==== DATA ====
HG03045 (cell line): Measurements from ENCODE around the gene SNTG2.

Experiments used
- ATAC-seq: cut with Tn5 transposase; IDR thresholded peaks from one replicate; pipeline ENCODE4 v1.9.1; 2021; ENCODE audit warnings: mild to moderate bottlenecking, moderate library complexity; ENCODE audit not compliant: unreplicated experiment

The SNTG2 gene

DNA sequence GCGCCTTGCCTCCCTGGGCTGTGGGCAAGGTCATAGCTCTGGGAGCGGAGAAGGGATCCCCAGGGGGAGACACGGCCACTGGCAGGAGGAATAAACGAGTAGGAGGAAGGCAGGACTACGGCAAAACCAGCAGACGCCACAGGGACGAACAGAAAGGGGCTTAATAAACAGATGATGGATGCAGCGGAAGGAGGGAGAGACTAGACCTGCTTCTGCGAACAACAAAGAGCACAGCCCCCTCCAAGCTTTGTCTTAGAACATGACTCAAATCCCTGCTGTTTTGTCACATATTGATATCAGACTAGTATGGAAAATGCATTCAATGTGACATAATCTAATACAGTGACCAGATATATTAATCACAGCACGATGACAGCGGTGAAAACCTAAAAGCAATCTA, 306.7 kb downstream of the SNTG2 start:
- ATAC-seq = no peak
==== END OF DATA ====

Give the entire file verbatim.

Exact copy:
HG03045 (cell line): Measurements from ENCODE around the gene SNTG2.

Experiments used
- ATAC-seq: cut with Tn5 transposase; IDR thresholded peaks from one replicate; pipeline ENCODE4 v1.9.1; 2021; ENCODE audit warnings: mild to moderate bottlenecking, moderate library complexity; ENCODE audit not compliant: unreplicated experiment

The SNTG2 gene

DNA sequence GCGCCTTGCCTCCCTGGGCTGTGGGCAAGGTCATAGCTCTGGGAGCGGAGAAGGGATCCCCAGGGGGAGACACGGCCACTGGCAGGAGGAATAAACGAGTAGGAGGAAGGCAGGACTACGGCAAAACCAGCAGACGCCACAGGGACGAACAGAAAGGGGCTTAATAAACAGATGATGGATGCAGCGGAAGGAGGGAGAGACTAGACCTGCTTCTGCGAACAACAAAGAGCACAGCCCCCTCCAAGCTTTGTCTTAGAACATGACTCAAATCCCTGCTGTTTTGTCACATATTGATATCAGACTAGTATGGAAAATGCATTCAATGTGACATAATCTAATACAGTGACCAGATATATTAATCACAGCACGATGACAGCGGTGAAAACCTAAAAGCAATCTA, 306.7 kb downstream of the SNTG2 start:
- ATAC-seq = no peak